Ann Wintle: laboratory work via Skype
Ann Wintle describes the process of conducting research in luminescence dating from home, using email and Skype.
I guess when I turned sixty in 2008, I was by then thinking, I’ve got to do something with my life, I can’t actually sit in Aberystwyth forever. You know, there are two perfectly competent people running a lab here but, you know, I will feel like the - you know, the sort of – the ghost that creeps in from time to time and this isn’t right, they need to be – not have me anywhere in sight. So yeah, I decided coming to Cambridge would be a good idea and just made the move, so … still have the same interests but no sort of – nobody to go talk to every day, but when you can do it on Skype or on the phone or send emails, it’s not – not a problem. I can still think and work and write, so that’s good. You know, I can download from libraries. That means that, you know, all the information is still at your fingertips. It’s only when you’re wanting to have a detailed discussion with somebody, equivalent to having a discussion with them in the room, that the Skype comes in and then you’re – you can do instant texting. You can almost write – you can almost type as fast as you can talk. So you can just, you know, talk like we are now but you’re just doing it on a keyboard. And that person is instantly there engaging with you, whereas if it’s emails it might take a little bit and they may have wandered off somewhere. But I mean, in this case it’s – it’s absolutely instant. And then we send – we’re still sending emails with files on them if we want to know, you know, 'what does that dataset look like?' and, ooh, 'go check your email box, I’ve just sent it to you'. So you can get that and then you can look at it and then you can both talk about it. That – that’s how it works. It’s really – it’s great. I mean, it’s, you know, you’d – I can see why in the past some people might have either gone very solitary when they retired or they disengaged totally from their academic field, because they didn’t have any interactions that – in this way, because you didn’t have the communication. Now you’ve got the communication, you know, you can discuss things with anybody anywhere. So you’ve I think probably got more chance of staying involved with your – with your research ideas. Though you don’t have the equipment to do it yourself, you’ve still got the ideas and if you hit it right you can persuade somebody to do the experiment you would do if you were there. They think it’s their experiment but, you know, you know you’ve just pushed them in that little direction, saying, ‘Ooh, I think I’d look at that, yeah.’ So that’s – that’s great fun. It also means they have to go off and spend physical time doing the experiments where you can go off and read a book [laughs].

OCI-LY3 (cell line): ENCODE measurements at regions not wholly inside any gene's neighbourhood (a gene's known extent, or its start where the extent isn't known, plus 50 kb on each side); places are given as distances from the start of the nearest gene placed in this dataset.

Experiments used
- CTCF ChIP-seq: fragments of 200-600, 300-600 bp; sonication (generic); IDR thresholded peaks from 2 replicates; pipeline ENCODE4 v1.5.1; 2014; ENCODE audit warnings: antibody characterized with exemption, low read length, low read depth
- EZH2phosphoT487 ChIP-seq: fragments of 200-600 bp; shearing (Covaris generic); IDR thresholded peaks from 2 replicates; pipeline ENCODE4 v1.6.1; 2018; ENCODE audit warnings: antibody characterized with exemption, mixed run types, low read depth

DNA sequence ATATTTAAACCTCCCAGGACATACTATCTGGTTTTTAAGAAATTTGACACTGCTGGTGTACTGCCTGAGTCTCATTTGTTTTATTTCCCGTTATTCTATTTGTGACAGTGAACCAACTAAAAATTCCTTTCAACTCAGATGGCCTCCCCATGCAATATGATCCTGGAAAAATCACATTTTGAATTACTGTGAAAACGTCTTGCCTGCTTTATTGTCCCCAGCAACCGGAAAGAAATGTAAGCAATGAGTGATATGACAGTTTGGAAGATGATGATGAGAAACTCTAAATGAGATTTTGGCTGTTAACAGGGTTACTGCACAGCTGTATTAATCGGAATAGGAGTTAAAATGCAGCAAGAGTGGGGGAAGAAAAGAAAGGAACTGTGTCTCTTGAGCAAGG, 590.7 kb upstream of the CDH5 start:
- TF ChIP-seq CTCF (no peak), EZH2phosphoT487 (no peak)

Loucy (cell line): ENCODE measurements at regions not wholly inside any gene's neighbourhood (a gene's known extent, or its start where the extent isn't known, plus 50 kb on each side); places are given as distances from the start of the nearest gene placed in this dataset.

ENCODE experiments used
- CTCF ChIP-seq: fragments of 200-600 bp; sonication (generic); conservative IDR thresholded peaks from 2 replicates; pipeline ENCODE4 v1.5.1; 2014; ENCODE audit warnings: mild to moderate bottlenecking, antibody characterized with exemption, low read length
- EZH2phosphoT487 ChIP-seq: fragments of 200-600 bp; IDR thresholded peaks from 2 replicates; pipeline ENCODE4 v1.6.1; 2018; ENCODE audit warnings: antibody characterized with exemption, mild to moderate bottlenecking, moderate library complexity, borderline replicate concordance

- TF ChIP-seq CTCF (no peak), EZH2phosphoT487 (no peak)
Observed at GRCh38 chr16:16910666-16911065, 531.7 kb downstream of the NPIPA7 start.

- Interviewee: Ann Wintle
- Duration: 00:02:59
- Copyright: British Library Board
- Interviewer: Paul Merchant
- Date of interview: 11/11/2011
- Shelfmark: C1379/57
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